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To the annoyance of some shareholders, Mohawk Industries (NYSE:MHK) shares are down a considerable 36% in the last month. Indeed the recent decline has arguably caused some bitterness for shareholders who have held through the 39% drop over twelve months.
Assuming nothing else has changed, a lower share price makes a stock more attractive to potential buyers. In the long term, share prices tend to follow earnings per share, but in the short term prices bounce around in response to short term factors (which are not always obvious). So, on certain occasions, long term focussed investors try to take advantage of pessimistic expectations to buy shares at a better price. One way to gauge market expectations of a stock is to look at its Price to Earnings Ratio (PE Ratio). A high P/E implies that investors have high expectations of what a company can achieve compared to a company with a low P/E ratio.
Does Mohawk Industries Have A Relatively High Or Low P/E For Its Industry?
Mohawk Industries's P/E is 7.55. You can see in the image below that the average P/E (7.7) for companies in the consumer durables industry is roughly the same as Mohawk Industries's P/E.
Mohawk Industries's P/E tells us that market participants think its prospects are roughly in line with its industry. The company could surprise by performing better than average, in the future. Checking factors such as director buying and selling. could help you form your own view on if that will happen.
How Growth Rates Impact P/E Ratios
Companies that shrink earnings per share quickly will rapidly decrease the 'E' in the equation. Therefore, even if you pay a low multiple of earnings now, that multiple will become higher in the future. A higher P/E should indicate the stock is expensive relative to others -- and that may encourage shareholders to sell.
Mohawk Industries's earnings per share fell by 10% in the last twelve months. But it has grown its earnings per share by 7.2% per year over the last five years. And over the longer term (3 years) earnings per share have decreased 6.3% annually. This growth rate might warrant a low P/E ratio.
Remember: P/E Ratios Don't Consider The Balance Sheet
It's important to note that the P/E ratio considers the market capitalization, not the enterprise value. In other words, it does not consider any debt or cash that the company may have on the balance sheet. The exact same company would hypothetically deserve a higher P/E ratio if it had a strong balance sheet, than if it had a weak one with lots of debt, because a cashed up company can spend on growth.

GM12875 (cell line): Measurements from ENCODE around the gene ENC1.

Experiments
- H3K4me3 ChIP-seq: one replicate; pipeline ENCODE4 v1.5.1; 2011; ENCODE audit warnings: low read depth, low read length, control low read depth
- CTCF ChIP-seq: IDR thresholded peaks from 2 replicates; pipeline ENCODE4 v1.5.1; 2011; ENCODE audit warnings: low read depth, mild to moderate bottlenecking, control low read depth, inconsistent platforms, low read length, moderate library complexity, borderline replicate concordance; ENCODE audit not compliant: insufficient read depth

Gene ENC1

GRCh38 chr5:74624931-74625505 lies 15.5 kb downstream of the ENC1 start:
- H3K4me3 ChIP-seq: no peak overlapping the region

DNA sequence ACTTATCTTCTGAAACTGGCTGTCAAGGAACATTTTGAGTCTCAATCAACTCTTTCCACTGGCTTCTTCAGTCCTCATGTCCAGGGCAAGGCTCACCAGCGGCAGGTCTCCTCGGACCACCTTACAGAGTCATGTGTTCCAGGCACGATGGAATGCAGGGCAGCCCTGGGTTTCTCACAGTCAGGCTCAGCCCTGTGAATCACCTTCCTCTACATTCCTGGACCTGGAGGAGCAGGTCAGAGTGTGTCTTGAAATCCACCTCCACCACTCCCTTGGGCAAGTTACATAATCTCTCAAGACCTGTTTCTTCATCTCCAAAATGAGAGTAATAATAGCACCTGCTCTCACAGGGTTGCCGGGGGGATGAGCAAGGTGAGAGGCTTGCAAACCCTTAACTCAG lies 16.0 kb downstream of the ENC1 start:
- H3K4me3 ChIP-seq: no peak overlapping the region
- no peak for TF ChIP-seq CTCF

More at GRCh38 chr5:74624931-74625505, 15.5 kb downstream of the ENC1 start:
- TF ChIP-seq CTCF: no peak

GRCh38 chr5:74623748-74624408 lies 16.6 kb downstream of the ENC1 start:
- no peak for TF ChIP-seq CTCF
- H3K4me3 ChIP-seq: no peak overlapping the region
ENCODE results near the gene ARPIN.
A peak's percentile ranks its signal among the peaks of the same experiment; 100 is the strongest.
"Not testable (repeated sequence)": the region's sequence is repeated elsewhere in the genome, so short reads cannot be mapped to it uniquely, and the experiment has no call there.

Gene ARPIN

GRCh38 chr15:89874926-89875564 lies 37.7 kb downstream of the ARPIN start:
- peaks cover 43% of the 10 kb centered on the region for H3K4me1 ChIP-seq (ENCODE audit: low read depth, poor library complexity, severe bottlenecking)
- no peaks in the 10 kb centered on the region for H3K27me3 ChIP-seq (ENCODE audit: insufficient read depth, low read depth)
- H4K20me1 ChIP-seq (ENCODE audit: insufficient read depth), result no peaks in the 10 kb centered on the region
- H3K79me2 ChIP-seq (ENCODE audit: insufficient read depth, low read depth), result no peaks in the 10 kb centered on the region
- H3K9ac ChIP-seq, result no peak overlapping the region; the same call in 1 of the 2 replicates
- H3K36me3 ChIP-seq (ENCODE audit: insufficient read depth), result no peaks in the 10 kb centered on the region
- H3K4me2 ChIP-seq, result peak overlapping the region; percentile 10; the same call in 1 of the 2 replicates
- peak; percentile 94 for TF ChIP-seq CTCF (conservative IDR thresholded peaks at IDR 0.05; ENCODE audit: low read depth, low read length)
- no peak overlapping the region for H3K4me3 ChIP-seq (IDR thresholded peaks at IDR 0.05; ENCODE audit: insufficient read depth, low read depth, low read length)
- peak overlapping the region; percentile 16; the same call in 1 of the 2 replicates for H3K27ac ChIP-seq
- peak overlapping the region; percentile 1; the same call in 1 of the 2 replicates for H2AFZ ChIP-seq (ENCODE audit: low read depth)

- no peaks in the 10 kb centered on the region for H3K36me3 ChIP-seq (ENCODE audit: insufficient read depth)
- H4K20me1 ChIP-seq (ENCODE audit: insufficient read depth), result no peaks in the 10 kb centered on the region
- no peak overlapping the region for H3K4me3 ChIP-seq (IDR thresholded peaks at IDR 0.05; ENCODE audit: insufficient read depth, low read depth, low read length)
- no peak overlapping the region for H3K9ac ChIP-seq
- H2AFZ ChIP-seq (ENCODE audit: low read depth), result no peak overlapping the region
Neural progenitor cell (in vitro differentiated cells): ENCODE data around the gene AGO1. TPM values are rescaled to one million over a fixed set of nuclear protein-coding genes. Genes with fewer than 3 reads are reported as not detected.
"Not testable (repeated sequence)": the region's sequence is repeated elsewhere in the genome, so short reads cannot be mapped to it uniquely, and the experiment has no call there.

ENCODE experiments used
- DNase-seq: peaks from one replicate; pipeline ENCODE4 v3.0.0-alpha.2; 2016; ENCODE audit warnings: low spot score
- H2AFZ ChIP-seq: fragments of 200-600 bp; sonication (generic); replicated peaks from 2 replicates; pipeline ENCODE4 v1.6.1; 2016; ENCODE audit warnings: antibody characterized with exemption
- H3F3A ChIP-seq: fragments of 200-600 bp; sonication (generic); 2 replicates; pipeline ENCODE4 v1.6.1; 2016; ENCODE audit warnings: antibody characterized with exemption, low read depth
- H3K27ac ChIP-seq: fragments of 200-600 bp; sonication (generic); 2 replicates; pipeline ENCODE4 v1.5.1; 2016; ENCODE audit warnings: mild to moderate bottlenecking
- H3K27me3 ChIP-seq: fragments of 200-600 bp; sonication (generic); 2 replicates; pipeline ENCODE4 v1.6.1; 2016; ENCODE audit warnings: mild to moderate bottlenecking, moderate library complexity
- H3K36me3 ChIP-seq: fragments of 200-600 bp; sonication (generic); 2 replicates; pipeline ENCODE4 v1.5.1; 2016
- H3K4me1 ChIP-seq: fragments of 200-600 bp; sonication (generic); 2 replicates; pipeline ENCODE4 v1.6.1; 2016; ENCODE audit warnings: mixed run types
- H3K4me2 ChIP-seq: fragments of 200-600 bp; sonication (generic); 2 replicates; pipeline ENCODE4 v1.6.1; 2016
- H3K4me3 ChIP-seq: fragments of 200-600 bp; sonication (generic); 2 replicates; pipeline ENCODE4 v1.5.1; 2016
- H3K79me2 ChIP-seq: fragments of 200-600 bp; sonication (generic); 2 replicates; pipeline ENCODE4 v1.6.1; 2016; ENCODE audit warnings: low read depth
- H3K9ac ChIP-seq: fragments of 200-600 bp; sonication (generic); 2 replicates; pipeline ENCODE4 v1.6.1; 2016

While growth expenditure doesn't always pay off, the point is that it is a good option to have; but one that the P/E ratio ignores.
Is Debt Impacting Mohawk Industries's P/E?
Mohawk Industries's net debt equates to 43% of its market capitalization. While it's worth keeping this in mind, it isn't a worry.
The Verdict On Mohawk Industries's P/E Ratio
Mohawk Industries has a P/E of 7.5. That's below the average in the US market, which is 13.0. With only modest debt, it's likely the lack of EPS growth at least partially explains the pessimism implied by the P/E ratio. Given Mohawk Industries's P/E ratio has declined from 11.7 to 7.5 in the last month, we know for sure that the market is more worried about the business today, than it was back then. For those who prefer invest in growth, this stock apparently offers limited promise, but the deep value investors may find the pessimism around this stock enticing.
When the market is wrong about a stock, it gives savvy investors an opportunity. If the reality for a company is not as bad as the P/E ratio indicates, then the share price should increase as the market realizes this. So this free visual report on analyst forecasts could hold the key to an excellent investment decision.
Of course, you might find a fantastic investment by looking at a few good candidates. So take a peek at this free list of companies with modest (or no) debt, trading on a P/E below 20.
If you spot an error that warrants correction, please contact the editor at firstname.lastname@example.org. This article by Simply Wall St is general in nature. It does not constitute a recommendation to buy or sell any stock, and does not take account of your objectives, or your financial situation. Simply Wall St has no position in the stocks mentioned.
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